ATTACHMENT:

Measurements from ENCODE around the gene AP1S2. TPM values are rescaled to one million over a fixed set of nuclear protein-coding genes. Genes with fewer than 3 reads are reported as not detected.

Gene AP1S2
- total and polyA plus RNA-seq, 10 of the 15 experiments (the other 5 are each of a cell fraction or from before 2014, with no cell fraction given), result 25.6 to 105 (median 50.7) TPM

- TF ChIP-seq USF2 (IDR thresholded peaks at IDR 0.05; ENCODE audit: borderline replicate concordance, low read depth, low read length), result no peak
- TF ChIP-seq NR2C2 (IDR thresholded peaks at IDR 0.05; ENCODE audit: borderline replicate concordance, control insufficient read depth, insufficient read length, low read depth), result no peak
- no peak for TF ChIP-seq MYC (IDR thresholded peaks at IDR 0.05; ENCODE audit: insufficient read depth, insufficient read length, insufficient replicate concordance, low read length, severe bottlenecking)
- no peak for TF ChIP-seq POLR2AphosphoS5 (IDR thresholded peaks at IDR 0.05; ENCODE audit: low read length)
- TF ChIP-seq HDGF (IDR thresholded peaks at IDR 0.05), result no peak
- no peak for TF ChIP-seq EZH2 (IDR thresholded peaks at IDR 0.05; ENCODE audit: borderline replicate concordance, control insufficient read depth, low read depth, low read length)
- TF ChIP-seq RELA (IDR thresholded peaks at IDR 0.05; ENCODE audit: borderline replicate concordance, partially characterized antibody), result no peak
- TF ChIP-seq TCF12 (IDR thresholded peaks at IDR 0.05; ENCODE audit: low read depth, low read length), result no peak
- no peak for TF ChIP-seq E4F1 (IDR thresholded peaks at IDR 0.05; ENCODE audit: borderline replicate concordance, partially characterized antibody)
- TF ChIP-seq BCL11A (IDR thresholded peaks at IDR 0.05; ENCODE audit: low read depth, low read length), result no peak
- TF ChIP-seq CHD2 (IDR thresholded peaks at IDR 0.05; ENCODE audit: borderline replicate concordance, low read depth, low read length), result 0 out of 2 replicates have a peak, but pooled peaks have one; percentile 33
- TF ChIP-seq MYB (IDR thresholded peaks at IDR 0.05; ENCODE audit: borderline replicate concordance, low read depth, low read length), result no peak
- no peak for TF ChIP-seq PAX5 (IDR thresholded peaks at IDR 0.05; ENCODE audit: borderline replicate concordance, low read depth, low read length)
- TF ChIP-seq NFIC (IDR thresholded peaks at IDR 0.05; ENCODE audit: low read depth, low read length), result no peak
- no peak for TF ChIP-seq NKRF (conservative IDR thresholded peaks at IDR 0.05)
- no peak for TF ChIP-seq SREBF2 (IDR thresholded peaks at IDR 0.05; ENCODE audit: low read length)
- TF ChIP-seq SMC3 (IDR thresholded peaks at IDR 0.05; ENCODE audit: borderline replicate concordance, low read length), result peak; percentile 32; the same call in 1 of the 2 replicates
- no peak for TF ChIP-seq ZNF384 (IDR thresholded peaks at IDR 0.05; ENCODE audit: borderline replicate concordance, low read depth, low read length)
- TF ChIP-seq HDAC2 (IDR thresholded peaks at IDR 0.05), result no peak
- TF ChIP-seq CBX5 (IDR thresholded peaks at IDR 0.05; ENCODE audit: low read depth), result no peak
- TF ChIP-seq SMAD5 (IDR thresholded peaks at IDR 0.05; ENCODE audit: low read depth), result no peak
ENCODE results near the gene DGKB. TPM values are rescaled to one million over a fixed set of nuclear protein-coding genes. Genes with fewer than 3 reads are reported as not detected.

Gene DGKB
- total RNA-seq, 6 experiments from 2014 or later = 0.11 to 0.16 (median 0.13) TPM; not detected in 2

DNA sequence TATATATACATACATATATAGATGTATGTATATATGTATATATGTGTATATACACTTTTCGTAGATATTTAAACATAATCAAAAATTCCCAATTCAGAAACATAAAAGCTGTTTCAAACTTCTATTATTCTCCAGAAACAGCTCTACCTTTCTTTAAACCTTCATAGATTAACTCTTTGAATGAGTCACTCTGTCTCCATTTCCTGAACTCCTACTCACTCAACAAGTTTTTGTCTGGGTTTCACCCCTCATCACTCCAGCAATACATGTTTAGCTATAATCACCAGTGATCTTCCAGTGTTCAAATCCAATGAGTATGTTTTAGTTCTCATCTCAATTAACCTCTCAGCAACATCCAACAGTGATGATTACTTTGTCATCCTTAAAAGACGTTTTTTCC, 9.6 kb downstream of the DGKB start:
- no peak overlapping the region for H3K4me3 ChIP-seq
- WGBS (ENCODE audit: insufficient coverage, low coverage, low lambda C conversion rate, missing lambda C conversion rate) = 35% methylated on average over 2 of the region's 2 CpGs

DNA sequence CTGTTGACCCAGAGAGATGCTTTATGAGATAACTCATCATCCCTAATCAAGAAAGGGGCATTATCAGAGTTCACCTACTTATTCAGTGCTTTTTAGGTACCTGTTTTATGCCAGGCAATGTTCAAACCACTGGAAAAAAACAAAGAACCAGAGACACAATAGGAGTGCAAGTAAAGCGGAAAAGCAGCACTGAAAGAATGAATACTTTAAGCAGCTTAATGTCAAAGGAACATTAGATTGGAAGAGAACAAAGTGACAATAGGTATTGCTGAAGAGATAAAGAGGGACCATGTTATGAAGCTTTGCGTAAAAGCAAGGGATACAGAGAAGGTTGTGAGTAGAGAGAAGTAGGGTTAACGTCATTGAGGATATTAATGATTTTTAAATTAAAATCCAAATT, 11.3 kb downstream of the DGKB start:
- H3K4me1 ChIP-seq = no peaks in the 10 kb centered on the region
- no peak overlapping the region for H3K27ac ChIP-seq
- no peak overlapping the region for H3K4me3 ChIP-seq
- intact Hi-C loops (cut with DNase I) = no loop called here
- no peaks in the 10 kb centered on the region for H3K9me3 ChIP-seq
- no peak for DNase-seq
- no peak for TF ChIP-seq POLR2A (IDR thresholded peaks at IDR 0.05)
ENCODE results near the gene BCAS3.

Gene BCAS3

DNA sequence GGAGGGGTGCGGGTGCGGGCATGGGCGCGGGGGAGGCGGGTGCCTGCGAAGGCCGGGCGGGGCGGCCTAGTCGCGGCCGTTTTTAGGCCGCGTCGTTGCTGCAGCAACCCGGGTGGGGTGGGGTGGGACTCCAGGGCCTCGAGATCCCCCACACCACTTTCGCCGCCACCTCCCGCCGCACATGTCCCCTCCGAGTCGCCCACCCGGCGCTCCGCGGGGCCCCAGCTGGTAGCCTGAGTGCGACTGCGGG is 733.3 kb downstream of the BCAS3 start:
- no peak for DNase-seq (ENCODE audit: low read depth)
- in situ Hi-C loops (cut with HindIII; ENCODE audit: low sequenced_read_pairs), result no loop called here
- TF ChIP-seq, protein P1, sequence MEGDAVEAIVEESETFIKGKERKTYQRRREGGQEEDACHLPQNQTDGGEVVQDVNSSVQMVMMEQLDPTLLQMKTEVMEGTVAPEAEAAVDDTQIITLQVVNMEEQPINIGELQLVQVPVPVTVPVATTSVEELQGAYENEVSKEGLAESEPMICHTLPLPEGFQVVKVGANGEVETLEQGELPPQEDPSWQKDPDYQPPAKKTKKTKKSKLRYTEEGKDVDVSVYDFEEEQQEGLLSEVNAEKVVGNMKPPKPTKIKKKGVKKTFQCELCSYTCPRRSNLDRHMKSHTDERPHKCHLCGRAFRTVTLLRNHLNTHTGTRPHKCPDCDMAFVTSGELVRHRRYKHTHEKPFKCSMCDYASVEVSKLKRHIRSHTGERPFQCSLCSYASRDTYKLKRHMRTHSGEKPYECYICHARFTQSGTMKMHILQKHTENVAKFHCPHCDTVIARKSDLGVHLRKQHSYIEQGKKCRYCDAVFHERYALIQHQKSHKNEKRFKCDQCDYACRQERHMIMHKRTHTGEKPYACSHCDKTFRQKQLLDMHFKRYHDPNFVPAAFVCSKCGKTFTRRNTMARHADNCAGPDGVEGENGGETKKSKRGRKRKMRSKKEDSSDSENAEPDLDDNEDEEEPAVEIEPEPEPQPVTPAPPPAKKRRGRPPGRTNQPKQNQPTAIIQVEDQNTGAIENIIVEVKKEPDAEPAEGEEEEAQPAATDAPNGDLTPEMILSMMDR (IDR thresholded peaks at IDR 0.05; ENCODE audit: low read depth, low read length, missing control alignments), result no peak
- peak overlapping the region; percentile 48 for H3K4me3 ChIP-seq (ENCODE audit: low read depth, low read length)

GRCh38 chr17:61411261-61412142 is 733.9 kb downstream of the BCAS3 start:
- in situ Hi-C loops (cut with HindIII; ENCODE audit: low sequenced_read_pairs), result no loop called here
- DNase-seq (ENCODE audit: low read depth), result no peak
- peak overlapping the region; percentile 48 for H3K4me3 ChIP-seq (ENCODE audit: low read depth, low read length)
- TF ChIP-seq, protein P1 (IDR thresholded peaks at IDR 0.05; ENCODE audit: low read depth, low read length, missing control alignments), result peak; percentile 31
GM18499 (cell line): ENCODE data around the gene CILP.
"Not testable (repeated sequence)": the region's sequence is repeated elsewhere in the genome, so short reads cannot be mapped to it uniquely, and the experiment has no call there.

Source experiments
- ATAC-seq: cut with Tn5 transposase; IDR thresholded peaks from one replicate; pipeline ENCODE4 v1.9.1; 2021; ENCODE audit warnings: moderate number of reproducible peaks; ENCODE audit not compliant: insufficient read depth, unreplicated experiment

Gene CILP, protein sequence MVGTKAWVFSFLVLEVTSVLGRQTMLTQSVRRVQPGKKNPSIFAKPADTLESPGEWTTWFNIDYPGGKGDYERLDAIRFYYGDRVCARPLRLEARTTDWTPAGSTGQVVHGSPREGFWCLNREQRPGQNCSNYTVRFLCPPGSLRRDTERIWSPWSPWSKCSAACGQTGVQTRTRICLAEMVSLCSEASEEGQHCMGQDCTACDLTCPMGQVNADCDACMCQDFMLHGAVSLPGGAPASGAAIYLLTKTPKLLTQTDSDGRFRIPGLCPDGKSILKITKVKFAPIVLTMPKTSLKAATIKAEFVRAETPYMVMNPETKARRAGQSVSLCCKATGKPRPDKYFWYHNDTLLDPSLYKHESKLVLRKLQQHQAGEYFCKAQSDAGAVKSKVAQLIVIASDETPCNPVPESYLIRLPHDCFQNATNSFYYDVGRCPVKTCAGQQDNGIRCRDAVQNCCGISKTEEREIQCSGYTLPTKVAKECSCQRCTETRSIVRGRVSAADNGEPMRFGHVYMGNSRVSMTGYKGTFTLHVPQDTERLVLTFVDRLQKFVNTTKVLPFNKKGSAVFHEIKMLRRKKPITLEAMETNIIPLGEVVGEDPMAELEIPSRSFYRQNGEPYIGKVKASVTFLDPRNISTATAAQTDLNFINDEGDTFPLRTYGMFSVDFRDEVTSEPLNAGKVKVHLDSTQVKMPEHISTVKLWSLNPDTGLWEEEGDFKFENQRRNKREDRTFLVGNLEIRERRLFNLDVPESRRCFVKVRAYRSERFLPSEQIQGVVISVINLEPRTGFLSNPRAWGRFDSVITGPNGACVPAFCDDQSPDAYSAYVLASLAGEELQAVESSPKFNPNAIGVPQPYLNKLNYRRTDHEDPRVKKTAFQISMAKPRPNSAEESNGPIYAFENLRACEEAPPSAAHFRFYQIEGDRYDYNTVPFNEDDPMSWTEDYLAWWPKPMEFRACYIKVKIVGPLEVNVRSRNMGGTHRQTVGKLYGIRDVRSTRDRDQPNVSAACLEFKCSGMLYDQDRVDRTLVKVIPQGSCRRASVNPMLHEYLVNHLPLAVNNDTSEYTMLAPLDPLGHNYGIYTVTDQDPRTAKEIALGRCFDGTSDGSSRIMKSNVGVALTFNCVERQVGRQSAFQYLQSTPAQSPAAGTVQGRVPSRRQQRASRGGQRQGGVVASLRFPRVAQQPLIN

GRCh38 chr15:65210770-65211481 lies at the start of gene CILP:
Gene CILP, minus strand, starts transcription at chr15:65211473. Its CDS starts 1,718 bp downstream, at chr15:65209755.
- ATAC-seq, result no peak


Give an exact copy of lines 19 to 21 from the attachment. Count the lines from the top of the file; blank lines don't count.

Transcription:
- no peak for TF ChIP-seq SREBF2 (IDR thresholded peaks at IDR 0.05; ENCODE audit: low read length)
- TF ChIP-seq SMC3 (IDR thresholded peaks at IDR 0.05; ENCODE audit: borderline replicate concordance, low read length), result peak; percentile 32; the same call in 1 of the 2 replicates
- no peak for TF ChIP-seq ZNF384 (IDR thresholded peaks at IDR 0.05; ENCODE audit: borderline replicate concordance, low read depth, low read length)